I really don't mean to single out Sony, but sometimes, it's very difficult to watch a company that is very clearly capable of making good products make such terrible decisions.
While the company's most-recent flagship handsets, the Xperia Z and ZL, have been far from hated by critics, neither has received much in the way of real acclaim, and it's not difficult to see why: they're simply not as good as handsets from the likes of Samsung and HTC.
Does the HTC One leave you cold, T-Mobile customer? Tired of all the plastic on Galaxies big and small? Then look at this filing in the Federal Communication Commission's ever-expanding database of certified wireless devices. It's the Xperia Z, Sony's current flagship model, with wireless bands for T-Mobile's standard HSPA+ network and its shiny new LTE spectrum as well. That makes the stylish smartphone as close to a done deal as we're likely to get until T-Mobile starts its press campaign.
Still not convinced? An FCC filing doesn't mean a device will actually appear on American shores, but that's usually only true for international models (sometimes erroneously referred to as having "AT&T bands").
Sony's Xperia Tablet Z, the tablet first announced for Japan about three months ago, and spotted again at MWC, is finally up for pre-order for those customers awaiting the device's US launch.
When we saw the Tablet Z in person at Mobile World Congress, its super thin, super light water/dust-resistant frame impressed. Its 1920x1200 10.1" display, S4 Pro processor, 2GB of RAM and promised Android 4.2 base also sounded good on paper, but we concluded it could still be held back by two things: a 6000mAh battery, and a $500 price point for the 16GB model.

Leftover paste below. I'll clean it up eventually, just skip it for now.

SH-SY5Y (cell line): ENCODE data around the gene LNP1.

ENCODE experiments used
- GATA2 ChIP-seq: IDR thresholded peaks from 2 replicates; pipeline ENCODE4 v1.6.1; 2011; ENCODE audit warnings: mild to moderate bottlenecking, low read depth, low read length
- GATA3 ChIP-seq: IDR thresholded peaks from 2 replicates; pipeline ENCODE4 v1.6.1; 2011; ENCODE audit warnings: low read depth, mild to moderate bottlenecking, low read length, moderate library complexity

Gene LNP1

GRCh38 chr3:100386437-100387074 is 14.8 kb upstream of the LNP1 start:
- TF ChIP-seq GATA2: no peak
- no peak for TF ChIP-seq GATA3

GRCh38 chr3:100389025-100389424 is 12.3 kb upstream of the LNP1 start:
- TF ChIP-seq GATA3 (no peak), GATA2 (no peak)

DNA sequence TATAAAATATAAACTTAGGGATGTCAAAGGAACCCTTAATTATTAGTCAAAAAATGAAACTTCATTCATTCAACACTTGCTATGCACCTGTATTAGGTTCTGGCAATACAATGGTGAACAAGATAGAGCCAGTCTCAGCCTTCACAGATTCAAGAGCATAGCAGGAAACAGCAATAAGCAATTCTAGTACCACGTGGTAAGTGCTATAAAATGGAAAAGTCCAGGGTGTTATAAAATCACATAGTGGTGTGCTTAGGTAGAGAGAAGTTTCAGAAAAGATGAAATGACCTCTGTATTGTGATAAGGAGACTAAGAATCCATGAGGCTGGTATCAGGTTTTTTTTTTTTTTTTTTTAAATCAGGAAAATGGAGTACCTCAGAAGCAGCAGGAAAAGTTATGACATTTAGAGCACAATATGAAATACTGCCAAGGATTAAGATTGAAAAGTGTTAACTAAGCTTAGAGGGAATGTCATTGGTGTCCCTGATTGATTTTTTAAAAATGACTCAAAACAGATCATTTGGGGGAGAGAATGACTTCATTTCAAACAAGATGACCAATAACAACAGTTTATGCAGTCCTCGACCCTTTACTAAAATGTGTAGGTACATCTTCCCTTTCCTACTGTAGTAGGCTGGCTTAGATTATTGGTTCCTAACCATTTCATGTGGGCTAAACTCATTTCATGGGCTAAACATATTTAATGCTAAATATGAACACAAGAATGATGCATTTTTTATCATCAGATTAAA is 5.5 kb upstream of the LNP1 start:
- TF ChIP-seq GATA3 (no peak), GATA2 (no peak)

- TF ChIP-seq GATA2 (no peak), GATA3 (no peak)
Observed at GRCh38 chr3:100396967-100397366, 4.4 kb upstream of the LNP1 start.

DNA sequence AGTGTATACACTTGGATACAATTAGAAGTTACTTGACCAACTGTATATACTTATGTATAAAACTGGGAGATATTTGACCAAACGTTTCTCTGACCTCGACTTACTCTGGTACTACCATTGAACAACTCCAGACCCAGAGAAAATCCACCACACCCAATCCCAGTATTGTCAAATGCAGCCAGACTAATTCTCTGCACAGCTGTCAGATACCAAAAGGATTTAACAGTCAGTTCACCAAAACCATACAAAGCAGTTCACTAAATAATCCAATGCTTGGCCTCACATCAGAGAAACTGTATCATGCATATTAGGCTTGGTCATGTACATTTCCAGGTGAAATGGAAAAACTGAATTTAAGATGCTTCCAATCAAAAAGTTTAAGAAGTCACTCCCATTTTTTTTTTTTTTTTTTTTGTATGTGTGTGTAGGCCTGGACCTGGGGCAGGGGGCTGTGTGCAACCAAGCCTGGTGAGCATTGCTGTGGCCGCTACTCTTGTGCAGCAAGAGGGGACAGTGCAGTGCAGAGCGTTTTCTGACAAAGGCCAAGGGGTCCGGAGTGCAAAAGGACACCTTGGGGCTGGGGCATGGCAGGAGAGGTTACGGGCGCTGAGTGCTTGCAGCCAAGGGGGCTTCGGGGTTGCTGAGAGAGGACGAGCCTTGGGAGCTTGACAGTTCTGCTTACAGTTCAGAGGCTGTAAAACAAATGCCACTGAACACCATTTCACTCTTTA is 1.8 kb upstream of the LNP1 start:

Sony announced the tablet's pre-order availability in a post to its official blog today, adding a new video featuring Dreyfus, Sony's loveable three-legged spokesdog.
It's been a long time coming, guys – we've definitely seen our fair share of upset Xperia P owners who've been waiting for this update. But, the good news is that it's finally here, and the P is joined by the go and E Dual.
According to the Sony blog, the 4.1 update not only brings Jelly Bean, but also a slew of new enhancements that Sony has been working to "blend" with the OS. Among these new features, you'll find updated versions of WALKMAN, Album, and movies; a way to make your battery last longer with "Battery STAMINA Mode," a more customizable launcher, more home screens, and more.
Back in August of '12, Sony teamed up with Google to make the Xperia S an officially supported AOSP device. The project initially got off to a decent start, but after an issue with some proprietary software binaries that couldn't be released by either Sony or Google, the project was canned on the official side and moved to Sony's GitHub, where it can still be found today.
Now, the company is doing something similar with the Xperia Z, minus Google's interaction from the get-go. It has released full AOSP for the Z to its GitHub, along with most of the proprietary binaries needed to get things going.